The annual parish meeting 2017

The parish meeting was well-attended (about 30 people) and met the objective of having an opportunity to hear about and discuss village matters in a sociable, indeed convivial, setting.

Reports were received from 11 village organizations:

Report from Brightling Village Trust
Report from our County Councillor
Report from Brightling Cricket Club
Report from Dallington School
Report from Darwell Area Conservation Society
Report from Brightling Flower Show
Report from PCC/Churchwardens
Report from our District Councillor
Report from Stoolball Club
Report from Village Hall
Report on Village Market

There was a brief overview of what the parish council has been up to over the last year, some information on plans for reducing noise from Gatwick planes, and then an update on the Village Action Plan.

A few highlights: the village welcome packs have been issued to newcomers and are judged to have been very useful.

We have a full set of adopters for our eight repaired and refurbished signposts (I will put the list on the village website shortly).

The annual litter pick was very successful with every single road being cleared, although there is some suspicion that sometimes the bin lorries themselves allow litter to leak out.

Getting people to adopt stretches of road for the purpose of reporting blocked drains, potholes etc is work in progress. Reporting such problems, including fly-tipping: “self-help” is encouraged: the village website at brightling.community contains detailed instructions for how to report such problems in the most effective way. The website itself will get a presentational makeover within the next month or two.

Utilities such as water and electricity: we still need to collect hard data in the form of date, time, duration and description of each problem, before we can approach the companies.

Affordable housing is on the back burner for the time being.

A couple of points on the traffic calming project: firstly the data showed a pretty small number of lorries; the vast majority of the traffic is cars and vans; secondly, calming of traffic can be achieved without the introduction of potentially suburbanizing features such as bollards or more signage clutter. There were also some valid (in my opinion) concerns about data collection. These have been addressed urgently, and I have responded directly to individuals who contacted me.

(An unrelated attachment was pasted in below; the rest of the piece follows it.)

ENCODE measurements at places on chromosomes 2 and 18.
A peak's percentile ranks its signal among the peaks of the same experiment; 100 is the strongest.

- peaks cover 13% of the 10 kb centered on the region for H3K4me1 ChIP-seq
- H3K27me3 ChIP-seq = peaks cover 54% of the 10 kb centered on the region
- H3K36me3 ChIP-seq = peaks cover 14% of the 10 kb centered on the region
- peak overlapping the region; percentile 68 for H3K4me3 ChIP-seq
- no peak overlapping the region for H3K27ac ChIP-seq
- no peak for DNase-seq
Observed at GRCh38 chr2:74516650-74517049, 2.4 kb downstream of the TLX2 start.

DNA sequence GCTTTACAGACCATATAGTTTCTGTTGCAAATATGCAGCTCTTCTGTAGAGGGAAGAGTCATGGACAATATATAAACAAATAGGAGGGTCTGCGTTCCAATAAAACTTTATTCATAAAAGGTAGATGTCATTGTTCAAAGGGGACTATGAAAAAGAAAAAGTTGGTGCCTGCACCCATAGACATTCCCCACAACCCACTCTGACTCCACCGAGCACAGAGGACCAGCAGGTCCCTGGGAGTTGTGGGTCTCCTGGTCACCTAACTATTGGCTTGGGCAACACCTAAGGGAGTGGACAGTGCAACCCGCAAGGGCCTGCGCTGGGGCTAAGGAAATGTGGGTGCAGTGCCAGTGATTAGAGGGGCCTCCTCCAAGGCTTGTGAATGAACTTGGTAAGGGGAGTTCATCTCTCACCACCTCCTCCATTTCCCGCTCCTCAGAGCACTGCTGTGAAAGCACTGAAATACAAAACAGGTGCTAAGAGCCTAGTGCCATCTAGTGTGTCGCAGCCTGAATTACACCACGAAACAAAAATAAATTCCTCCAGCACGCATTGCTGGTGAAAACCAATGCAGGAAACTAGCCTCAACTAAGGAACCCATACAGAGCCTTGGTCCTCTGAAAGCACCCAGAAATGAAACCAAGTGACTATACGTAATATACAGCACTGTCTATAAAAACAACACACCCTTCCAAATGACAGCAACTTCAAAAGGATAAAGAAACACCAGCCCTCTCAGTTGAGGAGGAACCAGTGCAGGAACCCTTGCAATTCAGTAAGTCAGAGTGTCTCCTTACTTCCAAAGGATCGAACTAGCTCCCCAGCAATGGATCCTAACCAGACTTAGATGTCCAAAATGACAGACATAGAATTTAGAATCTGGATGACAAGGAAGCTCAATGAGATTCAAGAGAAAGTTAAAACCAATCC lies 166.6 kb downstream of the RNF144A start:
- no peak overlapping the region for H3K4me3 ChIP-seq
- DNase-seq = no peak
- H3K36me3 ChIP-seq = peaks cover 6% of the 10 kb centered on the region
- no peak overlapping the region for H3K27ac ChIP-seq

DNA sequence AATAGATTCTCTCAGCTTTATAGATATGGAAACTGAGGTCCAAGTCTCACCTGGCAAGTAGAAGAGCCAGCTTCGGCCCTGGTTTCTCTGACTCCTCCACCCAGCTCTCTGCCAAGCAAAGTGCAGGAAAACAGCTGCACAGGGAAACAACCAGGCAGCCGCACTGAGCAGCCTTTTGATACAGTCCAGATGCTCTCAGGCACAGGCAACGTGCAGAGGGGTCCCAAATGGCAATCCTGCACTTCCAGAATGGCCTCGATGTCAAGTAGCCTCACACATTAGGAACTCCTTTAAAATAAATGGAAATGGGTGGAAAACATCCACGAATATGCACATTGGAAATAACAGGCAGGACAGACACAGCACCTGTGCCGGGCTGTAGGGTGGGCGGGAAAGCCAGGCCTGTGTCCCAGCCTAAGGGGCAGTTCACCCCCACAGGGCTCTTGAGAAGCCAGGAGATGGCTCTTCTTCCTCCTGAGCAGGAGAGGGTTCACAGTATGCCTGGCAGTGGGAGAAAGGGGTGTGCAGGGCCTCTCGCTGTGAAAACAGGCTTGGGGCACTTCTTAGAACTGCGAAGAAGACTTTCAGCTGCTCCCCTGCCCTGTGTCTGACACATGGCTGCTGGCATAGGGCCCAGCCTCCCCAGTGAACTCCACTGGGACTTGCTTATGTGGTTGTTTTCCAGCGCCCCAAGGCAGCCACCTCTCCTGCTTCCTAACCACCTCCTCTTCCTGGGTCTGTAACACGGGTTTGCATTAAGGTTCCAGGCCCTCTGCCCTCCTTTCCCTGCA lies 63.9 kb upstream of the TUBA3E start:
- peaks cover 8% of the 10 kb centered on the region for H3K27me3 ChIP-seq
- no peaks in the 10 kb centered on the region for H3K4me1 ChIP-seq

Reminder on the defibrillator. The defibrillator is of course portable: you can take it out of its box and take it to the person who needs it. Don’t hesitate to go and get it if the occasion arises. It does not require training to use it: it talks to you and tells you what to do; and it cannot cause harm if used on someone who does not need it. A second defibrillator is on its way – to be installed at Darwell Hole – and once this is in place I will see if we can arrange for another demonstration during a Village Market, to draw attention to them and give people confidence to use them.

We discussed the phone box, which now belongs to the parish. An imaginative suggestion was made during the meeting: to use it as a miniature local museum. I am hoping that a specific proposal will come forward which the Parish Council can consider.

The felling of trees is not illegal or wrong provided licences have been obtained from the Forestry Commission where necessary, and the licences are then complied with. If we have firm evidence of non-compliance with this process then we can take the matter up, but equally, without that evidence we can’t.